Background: Pure desmoplastic melanoma (pDM) is an uncommon subtype of malignant melanoma with comparative high rates of local recurrence and low rates of sentinel lymph node positivity. The melanoma-specific survival (MSS) of pDM compared to other melanoma subtypes is unclear, with conflicting reports and lack of multivariable analyses. Objectives: We aimed to describe clinicopathological characteristics of a cohort of patients with pDM and to compare the MSS of pDM with superficial spreading melanoma (SSM). Methods: A prospective cohort study was performed of all primary invasive cutaneous pDM with known tumour location and thickness reviewed at a tertiary referral centre over 21 years. Results: A total of 119 primary cutaneous invasive pDMs from 3570 total invasive cutaneous melanomas were included. Compared to 2272 SSMs, and due largely to their greater average thickness, patients with pDM had worse MSS (unadjusted hazard ratio, HR, 2.56, 95% confidence interval, CI, 1.56–4.22). After adjustment for clinicopathologic factors (including thickness, ulceration, mitotic rate, age and sex), there was evidence that patients with pDM had an improved MSS (adjusted HR, 0.49; 95% CI, 0.28–0.87). Median thickness of head and neck pDM was greater than non-head and neck pDM (P < 0.001). There was reduced univariable MSS in head and neck pDM compared to the rest of the body. Conclusions: Decreased univariable MSS of patients with pDM compared to SSM was explained by the increased frequency of adverse clinicopathologic features at diagnosis, in particular the greater Breslow thickness of pDM. After adjustment, patients with pDM had half the chance of melanoma-specific death compared to SSM. Head and neck pDM were thicker at diagnosis compared to the rest of the body, which may account for its poorer survival compared to the rest of the body.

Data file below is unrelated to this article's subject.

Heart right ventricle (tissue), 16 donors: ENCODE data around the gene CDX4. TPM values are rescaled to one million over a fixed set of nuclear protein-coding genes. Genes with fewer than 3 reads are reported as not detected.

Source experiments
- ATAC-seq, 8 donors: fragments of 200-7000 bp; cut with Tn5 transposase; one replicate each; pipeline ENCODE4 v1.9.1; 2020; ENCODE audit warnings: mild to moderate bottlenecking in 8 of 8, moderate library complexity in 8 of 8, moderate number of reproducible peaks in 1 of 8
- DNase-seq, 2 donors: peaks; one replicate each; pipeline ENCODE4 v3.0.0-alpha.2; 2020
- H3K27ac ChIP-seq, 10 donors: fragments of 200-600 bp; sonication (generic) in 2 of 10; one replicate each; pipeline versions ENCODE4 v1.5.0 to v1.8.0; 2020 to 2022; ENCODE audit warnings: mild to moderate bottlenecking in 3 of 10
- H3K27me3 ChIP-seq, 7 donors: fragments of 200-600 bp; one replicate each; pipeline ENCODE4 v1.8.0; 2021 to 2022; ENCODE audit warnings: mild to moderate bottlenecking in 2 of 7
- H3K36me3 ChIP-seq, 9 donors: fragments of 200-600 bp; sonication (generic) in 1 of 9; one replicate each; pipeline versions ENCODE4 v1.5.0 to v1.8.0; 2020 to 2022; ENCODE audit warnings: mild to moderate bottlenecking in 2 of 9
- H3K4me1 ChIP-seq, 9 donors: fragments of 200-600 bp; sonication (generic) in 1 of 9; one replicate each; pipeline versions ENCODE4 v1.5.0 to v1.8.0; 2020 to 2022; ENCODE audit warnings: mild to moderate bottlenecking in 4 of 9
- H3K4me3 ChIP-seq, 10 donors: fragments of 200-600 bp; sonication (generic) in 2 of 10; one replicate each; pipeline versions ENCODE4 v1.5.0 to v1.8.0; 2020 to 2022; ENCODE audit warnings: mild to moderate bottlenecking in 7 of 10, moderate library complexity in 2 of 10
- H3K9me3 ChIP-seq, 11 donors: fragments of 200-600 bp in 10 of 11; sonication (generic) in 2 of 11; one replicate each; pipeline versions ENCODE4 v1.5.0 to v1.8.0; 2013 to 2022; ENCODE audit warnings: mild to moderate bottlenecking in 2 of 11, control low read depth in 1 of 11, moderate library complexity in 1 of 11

|Number of pages||8|
|Journal||Journal of the European Academy of Dermatology and Venereology|
|Publication status||Published - Oct 2019|